Naples resident Anja Brown dutifully saves money each week by clipping coupons before she visits the grocery store, but the young mother of two small children thinks she can do better.
That’s why Brown attended a couponing seminar at the Women Today Expo on Friday morning.
“I try to use coupons when I can,” said Brown. “I think I save about $20 a week, but this was awesome, all the good information that I can use to save more.”
Couponing guru Kasey Trenum, a stay-at-home mom who began couponing in earnest when the economy went south, led the 45-minute workshop
Although Trenum is from Cleveland, Tenn., her personal story is a familiar one to many Southwest Florida residents. She and her husband had built two homes on speculation, and then were stuck with three house payments when the housing industry collapsed and her husband lost his job.
Since that time, Trenum and her friend Kelly Thompson devised a couponing system that allows them to save hundreds when they visit the grocery store.
They also established a blog and website to help other consumers do the same, and have shared their system on the ABC television show “Extreme Makeover: Home Edition,” as well as on National Public Radio.
Trenum has a hungry audience, as couponing has become more popular since the economic decline. In the first six months of 2011, consumers saved an estimated $2 billion using coupons, according to the Promotion Marketing Association.
Still, coupons are an untapped resource, according to Trenum. Last year, manufacturers offered $330 billion in coupon savings, but only 1.03 percent of those coupons were redeemed.
Like Trenum and Brown, Breka Strait of Naples said she has increased her use of coupons since the economy faltered.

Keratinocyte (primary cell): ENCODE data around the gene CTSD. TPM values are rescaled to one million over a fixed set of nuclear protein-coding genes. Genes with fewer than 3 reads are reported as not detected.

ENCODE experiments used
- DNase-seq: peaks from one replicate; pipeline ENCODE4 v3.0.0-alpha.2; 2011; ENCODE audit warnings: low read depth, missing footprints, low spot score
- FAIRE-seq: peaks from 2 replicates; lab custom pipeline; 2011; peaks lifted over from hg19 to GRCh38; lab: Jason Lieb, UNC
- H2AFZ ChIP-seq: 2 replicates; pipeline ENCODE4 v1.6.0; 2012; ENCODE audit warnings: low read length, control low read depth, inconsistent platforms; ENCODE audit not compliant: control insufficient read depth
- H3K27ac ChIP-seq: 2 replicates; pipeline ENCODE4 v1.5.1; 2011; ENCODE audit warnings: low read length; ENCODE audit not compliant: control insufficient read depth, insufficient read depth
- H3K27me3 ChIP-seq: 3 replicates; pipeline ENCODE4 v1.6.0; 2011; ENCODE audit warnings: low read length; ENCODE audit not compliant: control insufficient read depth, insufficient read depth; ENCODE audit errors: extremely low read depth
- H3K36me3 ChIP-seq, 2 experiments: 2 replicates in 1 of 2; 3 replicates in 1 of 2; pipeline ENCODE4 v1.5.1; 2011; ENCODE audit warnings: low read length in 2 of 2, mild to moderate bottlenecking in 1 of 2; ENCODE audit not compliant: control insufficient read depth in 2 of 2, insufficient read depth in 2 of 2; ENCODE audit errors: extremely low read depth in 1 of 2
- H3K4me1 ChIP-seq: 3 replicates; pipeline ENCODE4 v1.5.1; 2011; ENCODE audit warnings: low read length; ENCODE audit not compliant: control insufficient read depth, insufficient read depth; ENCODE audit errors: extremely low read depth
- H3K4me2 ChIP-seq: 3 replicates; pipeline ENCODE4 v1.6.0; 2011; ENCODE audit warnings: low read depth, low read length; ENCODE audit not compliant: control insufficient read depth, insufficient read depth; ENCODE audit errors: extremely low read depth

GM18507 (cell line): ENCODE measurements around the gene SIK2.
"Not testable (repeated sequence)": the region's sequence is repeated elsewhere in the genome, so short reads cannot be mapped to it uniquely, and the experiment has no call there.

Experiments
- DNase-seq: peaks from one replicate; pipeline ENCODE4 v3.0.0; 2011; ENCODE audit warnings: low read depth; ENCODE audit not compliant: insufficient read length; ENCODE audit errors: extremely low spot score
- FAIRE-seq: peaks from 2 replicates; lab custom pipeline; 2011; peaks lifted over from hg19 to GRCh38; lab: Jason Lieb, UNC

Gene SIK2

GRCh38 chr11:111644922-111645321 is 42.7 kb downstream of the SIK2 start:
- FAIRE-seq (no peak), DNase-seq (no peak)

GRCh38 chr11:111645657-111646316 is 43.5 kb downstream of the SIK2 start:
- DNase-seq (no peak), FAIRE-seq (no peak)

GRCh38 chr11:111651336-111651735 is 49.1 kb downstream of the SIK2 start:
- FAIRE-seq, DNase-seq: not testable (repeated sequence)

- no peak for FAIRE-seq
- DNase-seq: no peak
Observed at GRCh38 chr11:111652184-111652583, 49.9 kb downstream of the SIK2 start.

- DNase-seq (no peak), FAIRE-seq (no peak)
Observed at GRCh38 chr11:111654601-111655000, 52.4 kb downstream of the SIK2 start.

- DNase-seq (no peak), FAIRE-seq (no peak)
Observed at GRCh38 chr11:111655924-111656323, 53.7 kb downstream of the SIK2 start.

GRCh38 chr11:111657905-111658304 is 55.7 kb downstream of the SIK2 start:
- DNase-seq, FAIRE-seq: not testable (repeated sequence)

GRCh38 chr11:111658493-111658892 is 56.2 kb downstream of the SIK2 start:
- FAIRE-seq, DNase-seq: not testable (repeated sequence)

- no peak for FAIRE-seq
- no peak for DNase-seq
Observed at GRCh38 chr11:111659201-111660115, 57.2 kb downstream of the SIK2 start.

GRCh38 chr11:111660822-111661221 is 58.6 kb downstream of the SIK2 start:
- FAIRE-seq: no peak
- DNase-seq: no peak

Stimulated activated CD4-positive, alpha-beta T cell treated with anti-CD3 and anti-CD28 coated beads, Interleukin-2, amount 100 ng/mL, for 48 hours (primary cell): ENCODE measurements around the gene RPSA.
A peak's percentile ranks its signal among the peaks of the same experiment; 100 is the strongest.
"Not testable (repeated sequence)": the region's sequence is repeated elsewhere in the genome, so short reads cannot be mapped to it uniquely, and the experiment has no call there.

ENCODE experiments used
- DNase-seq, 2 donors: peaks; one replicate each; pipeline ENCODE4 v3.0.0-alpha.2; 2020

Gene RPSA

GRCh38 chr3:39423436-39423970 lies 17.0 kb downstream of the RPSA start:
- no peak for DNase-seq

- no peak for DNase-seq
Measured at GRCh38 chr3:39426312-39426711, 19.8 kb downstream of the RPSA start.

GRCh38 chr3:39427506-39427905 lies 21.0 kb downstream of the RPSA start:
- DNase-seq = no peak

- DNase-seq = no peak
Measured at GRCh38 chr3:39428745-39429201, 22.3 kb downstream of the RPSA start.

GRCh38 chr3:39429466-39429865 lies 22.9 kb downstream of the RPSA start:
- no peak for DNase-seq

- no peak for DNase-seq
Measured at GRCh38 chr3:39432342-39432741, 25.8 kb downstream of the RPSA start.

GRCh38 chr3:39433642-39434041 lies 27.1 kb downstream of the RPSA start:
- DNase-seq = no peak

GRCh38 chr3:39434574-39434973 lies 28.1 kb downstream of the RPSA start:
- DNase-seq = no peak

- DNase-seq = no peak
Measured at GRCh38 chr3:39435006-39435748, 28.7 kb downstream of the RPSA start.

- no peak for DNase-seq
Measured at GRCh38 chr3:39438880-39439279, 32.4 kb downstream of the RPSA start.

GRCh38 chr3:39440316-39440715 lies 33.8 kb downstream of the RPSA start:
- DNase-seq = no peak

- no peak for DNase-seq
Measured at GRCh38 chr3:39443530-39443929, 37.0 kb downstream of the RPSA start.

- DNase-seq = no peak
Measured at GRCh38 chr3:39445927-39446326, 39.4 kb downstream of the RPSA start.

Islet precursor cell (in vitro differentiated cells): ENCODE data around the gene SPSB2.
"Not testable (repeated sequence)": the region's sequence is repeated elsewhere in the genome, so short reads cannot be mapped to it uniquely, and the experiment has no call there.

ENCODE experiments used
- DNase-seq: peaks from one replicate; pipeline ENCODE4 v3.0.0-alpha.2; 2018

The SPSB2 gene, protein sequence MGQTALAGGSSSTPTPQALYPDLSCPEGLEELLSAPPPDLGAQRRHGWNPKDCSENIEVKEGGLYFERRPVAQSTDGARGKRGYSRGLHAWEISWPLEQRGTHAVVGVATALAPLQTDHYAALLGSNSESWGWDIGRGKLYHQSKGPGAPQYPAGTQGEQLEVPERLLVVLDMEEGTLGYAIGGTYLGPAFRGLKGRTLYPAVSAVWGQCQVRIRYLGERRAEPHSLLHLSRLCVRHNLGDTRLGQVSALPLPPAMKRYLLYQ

“I’m single, so I don’t use them quite as much as a family might,” said Strait. “But I do use coupons for groceries and items at the drug store, like contact lens solution and eye drops.”
“I have learned to go through stores and buy what I use, rather than buy what I need, which was a useful point in the presentation.”
Buying for use rather than need is the central tenet of Trenum’s couponing philosophy.
It means buying staples in quantity as particular food items tend to go on sale in 10 or 12 week cycles. Once you have built up a pantry, you can replenish it when items are on sale or you have coupons, rather than when you need them.
Trenum said building a pantry make trips to the store faster and less stressful, as well as less expensive, because consumers have a pre-determined list.
“I have a life outside my grocery cart,” she said. “Couponing is a necessity. I do it in a balanced, effective way that doesn’t take over your life or require an addition to your home.”
Trenum provided tips for collecting coupons, using newspapers, magazines and online resources, such as coupons.com or her website, www.time2saveworkshops.com.
She said that 89.6 percent of coupons are still found in Sunday newspapers and that she buys several papers each week so she can buy sale items in quantity.
At one point, she asked an audience member to inspect one of her recent grocery bills. The bottom line: she saved $345.08 with coupons in a single trip.
“Coupons equal money,” she told the audience. “Do you want to pay with your cash, or do you want to pay with coupons?”